• Ms Moran reports serving as a consultant for Berlex Oncology; and receiving honoraria for serving on the speakers' bureau for Genentech Biooncology and Novartis.
Amy Robbins, PharmD, BCOP
Malignant Hematology/Stem Cell Transplant
Methodist Healthcare-University Hospital
• Dr Robbins reports having no significant financial or advisory relationships with corporate organizations related to this activity.
The following faculty member has disclosed that the article will reference unlabeled/unapproved drugs or products:
Dr Hatfield–5-azacytidine, arsenic, bortezomib, clofarabine, and decitabine.
All other faculty have indicated that they have not referenced unlabeled/unapproved uses of drugs or devices.
Johns Hopkins Advanced Studies in Medicine
provides disclosure information from contributing authors, lead presenters, and participating faculty. Johns Hopkins Advanced Studies in Medicine
does not provide disclosure information from authors of abstracts and poster presentations. The reader shall be advised that these contributors may or may not maintain financial relationships with pharmaceutical companies.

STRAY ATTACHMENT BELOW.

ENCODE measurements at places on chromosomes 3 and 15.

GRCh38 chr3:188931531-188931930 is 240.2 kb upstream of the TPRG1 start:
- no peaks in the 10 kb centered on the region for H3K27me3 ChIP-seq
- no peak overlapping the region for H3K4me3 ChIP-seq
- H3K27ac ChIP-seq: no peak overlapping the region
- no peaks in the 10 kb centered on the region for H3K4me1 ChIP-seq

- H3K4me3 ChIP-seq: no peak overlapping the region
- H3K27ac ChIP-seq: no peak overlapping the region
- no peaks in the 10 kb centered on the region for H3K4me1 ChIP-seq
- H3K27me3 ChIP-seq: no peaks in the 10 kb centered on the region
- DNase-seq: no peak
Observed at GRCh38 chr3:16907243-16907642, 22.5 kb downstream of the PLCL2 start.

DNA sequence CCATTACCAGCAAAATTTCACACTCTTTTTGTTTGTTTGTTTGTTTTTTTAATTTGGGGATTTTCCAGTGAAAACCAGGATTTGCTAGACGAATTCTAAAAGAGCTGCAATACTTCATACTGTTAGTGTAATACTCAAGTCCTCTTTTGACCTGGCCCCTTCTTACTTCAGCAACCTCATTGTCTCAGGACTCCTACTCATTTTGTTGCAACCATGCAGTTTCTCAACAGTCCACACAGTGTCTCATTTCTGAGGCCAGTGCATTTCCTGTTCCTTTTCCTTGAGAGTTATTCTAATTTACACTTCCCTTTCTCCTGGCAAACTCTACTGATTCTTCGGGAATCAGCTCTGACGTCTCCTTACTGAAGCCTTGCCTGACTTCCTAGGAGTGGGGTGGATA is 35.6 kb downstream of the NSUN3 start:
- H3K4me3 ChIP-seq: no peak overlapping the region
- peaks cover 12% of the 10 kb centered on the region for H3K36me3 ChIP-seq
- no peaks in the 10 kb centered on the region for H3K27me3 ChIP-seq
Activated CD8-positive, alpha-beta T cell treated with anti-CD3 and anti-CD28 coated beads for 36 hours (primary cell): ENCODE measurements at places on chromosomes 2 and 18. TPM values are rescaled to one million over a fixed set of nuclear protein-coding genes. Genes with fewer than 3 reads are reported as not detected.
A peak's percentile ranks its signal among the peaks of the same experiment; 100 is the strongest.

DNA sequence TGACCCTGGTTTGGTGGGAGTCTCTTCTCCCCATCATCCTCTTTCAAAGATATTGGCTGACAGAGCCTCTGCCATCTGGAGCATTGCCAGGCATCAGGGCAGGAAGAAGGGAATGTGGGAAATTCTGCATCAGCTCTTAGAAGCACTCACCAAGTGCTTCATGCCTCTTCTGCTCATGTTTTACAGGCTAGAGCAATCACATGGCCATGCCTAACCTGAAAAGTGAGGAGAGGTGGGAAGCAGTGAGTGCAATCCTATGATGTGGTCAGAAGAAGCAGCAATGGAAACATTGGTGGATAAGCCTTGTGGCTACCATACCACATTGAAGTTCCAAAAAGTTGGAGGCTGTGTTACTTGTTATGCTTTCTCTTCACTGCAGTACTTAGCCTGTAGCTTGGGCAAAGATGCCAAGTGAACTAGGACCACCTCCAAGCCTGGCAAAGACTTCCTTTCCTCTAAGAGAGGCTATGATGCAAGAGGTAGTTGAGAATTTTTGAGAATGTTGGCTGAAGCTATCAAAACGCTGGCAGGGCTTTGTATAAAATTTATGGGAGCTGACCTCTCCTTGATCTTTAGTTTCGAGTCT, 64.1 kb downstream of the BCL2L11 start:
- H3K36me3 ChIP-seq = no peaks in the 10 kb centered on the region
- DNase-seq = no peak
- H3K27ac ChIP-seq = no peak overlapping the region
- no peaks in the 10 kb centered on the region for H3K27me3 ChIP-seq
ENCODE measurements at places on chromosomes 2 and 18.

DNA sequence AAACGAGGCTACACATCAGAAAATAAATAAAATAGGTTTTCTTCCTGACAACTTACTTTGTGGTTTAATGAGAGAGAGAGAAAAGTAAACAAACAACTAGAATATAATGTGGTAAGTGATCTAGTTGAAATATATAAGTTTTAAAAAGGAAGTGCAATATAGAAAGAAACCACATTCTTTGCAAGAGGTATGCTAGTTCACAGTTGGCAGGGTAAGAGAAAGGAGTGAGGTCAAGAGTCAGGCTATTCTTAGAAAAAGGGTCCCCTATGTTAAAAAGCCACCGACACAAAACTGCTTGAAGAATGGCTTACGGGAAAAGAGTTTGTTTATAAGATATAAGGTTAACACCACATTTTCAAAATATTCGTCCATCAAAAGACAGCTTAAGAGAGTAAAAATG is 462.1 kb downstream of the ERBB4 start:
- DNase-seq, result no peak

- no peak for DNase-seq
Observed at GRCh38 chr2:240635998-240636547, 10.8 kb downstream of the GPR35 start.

Emerging Paradigms in the Management of Leukemias and Lymphomas
Amy Hatfield, PharmD, BCOP,* and MiKaela Olsen, RN, MS†
Leukemia, lymphoma, and multiple myeloma, collectively called hematologic malignancies, are all cancers of blood-forming organs. These diseases arise due to errors in the genetic information contained in immature blood cells. As a consequence of these errors, cell development is arrested so that rather than maturing, abnormal blood cells–primarily of the leukocyte (white blood cell or WBC) lineage–proliferate in an unregulated manner. Nearly every stage of blood cell development (ie, hematopoiesis) can give rise to a distinct type of hematologic malignancy. The common ground between different hematologic malignancies is improper or aberrant differentiation of blood cells and/or their precursors. In leukemia, cancerous leukocytes are found circulating in the blood and bone marrow, whereas in lymphoma, the cells tend to aggregate and form masses, or tumors, in lymphatic tissues. Multiple myeloma is characterized by the proliferation of a specific subset of WBCs called plasma cells, which release aberrant proteins into the blood and urine. Despite their similarities, the types of hematologic malignancies are also quite distinct, and vary significantly in their causes, molecular profiles, and natural progression.